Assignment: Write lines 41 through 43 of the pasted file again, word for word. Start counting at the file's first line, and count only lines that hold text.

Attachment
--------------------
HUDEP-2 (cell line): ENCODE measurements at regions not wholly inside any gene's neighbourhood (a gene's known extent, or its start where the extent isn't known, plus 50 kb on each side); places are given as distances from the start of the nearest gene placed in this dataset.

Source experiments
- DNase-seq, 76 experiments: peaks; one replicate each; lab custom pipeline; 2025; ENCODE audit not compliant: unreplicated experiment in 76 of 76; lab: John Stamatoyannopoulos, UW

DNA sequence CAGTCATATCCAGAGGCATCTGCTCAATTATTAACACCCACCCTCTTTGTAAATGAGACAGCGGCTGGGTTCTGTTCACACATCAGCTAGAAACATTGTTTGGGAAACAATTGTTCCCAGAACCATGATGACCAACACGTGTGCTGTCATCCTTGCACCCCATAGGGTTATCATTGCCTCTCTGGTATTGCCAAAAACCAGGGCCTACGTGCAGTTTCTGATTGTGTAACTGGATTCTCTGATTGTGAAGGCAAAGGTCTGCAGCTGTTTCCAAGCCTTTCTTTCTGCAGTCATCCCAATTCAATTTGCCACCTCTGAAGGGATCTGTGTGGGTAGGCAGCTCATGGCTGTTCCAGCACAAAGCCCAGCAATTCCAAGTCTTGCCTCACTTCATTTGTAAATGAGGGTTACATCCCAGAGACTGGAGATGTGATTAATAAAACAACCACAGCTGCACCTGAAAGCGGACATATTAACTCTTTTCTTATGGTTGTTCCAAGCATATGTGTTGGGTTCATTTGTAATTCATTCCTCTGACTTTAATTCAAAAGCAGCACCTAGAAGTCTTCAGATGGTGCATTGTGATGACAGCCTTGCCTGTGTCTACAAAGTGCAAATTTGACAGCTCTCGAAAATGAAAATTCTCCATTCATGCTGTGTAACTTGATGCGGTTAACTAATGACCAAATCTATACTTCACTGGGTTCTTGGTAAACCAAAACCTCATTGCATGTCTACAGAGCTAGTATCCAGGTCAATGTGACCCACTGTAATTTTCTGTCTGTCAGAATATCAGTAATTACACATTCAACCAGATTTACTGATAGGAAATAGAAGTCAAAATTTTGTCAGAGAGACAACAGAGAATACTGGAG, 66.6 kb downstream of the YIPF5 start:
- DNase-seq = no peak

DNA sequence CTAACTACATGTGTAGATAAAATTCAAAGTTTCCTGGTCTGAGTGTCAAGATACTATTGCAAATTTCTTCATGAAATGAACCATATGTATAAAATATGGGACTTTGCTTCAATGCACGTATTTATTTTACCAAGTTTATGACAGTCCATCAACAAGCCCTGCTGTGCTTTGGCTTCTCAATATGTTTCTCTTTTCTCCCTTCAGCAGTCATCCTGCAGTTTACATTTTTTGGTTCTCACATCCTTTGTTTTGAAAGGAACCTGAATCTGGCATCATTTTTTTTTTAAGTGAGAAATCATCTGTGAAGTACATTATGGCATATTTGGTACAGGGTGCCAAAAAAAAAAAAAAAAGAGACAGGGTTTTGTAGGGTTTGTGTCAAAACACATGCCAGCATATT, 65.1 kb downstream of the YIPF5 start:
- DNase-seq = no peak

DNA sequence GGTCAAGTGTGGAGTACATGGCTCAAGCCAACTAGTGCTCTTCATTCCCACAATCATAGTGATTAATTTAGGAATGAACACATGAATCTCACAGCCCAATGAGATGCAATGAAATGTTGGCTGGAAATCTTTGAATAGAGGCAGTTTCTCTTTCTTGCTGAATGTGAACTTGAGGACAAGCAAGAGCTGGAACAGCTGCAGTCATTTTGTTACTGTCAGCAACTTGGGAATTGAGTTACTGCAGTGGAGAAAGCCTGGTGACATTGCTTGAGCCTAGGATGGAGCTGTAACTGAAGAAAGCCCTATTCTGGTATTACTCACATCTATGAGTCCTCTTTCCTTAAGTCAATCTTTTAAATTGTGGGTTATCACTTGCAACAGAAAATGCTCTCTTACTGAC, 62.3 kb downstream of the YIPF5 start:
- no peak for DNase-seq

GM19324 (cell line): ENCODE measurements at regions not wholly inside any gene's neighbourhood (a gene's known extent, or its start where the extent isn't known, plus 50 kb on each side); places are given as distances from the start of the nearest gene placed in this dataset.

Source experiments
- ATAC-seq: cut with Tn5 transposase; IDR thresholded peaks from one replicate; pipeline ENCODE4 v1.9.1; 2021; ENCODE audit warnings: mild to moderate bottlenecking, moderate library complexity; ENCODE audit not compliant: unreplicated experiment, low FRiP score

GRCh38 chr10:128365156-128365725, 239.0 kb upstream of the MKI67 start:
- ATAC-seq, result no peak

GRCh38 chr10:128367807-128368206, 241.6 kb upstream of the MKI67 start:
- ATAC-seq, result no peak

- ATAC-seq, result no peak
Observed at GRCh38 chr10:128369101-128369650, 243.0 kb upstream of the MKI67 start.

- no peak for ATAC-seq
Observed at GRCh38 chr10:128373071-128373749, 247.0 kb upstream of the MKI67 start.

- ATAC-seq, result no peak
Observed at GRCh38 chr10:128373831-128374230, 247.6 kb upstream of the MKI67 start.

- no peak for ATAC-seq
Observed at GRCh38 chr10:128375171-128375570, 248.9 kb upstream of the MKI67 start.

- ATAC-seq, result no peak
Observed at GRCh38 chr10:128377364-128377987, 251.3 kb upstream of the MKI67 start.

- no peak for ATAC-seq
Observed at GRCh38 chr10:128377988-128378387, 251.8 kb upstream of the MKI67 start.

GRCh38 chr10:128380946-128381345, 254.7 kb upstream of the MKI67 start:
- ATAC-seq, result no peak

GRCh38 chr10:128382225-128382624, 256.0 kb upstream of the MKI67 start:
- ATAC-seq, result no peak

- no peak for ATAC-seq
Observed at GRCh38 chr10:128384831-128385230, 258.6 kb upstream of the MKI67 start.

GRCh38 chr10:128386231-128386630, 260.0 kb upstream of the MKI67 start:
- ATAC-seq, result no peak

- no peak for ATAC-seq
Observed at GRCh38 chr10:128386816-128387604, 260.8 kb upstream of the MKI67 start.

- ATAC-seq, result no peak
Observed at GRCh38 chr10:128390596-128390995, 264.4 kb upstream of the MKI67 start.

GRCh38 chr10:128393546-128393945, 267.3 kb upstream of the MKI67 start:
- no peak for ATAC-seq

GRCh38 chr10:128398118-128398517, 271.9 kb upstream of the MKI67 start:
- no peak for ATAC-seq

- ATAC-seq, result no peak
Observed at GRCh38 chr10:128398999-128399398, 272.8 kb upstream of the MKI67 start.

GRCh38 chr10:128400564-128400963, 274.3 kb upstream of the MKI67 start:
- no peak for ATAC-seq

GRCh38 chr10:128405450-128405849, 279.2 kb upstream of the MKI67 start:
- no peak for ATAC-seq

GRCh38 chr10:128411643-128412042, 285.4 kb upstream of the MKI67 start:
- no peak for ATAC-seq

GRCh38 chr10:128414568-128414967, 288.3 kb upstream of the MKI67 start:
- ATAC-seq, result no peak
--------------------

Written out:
GRCh38 chr10:128393546-128393945, 267.3 kb upstream of the MKI67 start:
- no peak for ATAC-seq

GRCh38 chr10:128398118-128398517, 271.9 kb upstream of the MKI67 start: